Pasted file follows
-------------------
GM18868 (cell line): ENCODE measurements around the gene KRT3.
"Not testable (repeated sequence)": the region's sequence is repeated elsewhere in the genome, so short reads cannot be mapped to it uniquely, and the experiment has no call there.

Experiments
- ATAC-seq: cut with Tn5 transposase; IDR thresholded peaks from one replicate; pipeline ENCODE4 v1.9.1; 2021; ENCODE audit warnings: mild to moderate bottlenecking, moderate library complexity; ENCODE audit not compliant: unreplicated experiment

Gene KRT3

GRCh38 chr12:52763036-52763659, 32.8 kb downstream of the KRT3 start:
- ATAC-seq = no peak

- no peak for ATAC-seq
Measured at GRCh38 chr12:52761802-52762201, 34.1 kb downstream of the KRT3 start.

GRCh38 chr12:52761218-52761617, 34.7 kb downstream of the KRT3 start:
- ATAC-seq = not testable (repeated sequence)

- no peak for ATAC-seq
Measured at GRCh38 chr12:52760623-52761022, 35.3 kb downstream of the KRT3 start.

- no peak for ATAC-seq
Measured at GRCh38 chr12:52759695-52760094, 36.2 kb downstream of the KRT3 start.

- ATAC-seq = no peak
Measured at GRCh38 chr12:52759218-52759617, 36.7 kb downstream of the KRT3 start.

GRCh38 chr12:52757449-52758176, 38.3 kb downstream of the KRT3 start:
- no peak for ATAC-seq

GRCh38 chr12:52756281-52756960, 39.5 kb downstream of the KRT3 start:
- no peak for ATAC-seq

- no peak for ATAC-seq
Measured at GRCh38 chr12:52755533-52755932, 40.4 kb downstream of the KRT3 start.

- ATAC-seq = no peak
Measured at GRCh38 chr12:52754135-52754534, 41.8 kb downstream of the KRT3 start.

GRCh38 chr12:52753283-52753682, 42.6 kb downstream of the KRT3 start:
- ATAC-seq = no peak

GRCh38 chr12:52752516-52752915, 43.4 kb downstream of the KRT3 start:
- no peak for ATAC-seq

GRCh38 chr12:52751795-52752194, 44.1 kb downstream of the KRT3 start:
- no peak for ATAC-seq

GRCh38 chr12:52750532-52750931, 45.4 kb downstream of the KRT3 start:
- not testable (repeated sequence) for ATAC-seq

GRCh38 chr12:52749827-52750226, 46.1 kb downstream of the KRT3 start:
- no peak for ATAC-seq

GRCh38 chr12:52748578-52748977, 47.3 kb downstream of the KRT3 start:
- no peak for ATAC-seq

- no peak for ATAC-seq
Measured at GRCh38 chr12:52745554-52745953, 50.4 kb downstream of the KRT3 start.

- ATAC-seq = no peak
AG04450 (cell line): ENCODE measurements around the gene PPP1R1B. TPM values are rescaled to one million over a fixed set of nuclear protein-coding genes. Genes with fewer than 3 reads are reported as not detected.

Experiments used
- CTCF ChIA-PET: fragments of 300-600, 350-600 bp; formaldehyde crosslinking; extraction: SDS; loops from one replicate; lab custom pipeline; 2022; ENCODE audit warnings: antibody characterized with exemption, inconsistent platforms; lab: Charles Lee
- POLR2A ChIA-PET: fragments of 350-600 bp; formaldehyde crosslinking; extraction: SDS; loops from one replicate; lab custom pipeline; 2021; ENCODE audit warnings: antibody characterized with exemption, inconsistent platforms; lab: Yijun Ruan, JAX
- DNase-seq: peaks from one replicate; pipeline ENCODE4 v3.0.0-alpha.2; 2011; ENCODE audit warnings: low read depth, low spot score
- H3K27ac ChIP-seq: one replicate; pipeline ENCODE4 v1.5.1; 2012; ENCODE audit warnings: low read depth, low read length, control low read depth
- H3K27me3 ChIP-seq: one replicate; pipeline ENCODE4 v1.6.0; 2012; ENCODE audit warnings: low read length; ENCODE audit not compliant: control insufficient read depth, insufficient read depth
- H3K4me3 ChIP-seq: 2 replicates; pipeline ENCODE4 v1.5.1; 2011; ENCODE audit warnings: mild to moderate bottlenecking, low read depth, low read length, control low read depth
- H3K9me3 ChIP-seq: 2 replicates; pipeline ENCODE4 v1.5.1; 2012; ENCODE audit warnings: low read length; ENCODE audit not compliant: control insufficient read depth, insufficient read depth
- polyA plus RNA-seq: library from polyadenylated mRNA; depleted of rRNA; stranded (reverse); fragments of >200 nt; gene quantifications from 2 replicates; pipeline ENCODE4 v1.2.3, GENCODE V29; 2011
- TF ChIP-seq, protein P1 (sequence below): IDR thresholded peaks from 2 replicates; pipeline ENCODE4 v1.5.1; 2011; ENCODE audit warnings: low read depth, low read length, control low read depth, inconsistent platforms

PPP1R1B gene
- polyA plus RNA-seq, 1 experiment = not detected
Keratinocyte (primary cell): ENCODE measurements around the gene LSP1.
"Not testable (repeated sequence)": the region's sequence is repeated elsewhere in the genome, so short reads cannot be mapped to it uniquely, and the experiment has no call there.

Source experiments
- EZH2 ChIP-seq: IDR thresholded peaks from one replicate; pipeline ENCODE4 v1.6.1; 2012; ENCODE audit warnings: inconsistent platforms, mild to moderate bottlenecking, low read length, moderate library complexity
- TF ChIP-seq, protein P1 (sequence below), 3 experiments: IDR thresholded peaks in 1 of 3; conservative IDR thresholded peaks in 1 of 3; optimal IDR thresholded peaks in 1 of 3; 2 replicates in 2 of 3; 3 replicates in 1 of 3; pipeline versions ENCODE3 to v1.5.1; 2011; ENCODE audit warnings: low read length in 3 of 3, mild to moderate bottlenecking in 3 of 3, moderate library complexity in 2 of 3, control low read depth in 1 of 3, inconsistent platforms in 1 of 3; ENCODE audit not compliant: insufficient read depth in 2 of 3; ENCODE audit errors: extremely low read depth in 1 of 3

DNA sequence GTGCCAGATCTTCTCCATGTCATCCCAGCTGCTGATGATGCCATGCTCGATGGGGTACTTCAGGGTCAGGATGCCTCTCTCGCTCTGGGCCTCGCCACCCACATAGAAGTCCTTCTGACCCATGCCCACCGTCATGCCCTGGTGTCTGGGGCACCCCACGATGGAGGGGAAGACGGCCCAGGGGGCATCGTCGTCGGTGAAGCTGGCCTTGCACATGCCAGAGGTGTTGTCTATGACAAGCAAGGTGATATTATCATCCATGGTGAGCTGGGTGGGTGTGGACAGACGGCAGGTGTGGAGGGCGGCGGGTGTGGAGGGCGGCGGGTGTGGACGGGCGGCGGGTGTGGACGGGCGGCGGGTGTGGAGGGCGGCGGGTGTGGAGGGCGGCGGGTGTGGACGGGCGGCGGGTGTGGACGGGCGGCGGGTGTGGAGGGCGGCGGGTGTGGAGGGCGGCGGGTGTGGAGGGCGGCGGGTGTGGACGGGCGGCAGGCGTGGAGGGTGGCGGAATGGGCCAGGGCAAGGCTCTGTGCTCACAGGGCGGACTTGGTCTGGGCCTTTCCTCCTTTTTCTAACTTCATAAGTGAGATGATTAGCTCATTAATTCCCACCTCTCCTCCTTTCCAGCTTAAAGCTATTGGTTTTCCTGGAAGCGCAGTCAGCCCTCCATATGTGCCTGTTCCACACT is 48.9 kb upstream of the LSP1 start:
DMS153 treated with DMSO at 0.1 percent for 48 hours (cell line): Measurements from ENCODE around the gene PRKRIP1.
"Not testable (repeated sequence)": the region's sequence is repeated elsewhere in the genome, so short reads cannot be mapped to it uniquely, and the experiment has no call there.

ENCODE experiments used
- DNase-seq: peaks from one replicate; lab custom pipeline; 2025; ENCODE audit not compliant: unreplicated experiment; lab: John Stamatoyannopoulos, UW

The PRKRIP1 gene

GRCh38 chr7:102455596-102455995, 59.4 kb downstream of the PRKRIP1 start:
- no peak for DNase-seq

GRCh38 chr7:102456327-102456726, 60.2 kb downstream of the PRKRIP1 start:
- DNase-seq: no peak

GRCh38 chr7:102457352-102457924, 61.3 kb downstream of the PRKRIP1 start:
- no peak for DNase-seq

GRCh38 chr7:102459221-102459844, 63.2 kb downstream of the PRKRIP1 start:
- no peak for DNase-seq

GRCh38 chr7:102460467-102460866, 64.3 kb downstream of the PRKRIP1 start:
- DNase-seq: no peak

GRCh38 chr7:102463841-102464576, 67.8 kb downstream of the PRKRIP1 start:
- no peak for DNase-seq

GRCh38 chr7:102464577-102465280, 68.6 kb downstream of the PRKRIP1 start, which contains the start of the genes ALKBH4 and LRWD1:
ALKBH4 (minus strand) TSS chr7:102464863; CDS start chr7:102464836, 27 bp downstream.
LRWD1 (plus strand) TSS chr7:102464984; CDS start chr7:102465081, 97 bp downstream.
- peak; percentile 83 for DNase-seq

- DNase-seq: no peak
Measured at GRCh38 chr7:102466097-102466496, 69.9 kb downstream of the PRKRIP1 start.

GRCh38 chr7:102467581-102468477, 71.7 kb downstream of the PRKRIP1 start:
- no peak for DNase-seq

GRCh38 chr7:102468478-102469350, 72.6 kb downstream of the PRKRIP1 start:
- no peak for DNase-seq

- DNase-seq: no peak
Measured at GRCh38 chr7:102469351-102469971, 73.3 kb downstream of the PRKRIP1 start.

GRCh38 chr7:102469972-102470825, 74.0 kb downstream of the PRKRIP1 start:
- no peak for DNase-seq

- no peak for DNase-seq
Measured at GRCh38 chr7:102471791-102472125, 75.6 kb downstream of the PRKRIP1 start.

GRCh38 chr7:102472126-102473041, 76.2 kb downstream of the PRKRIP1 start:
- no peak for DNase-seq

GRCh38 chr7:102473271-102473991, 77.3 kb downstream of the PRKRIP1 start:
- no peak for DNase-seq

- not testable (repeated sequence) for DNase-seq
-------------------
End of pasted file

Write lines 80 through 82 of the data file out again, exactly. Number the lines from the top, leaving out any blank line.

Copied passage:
- peak; percentile 83 for DNase-seq

- DNase-seq: no peak
Measured at GRCh38 chr7:102466097-102466496, 69.9 kb downstream of the PRKRIP1 start.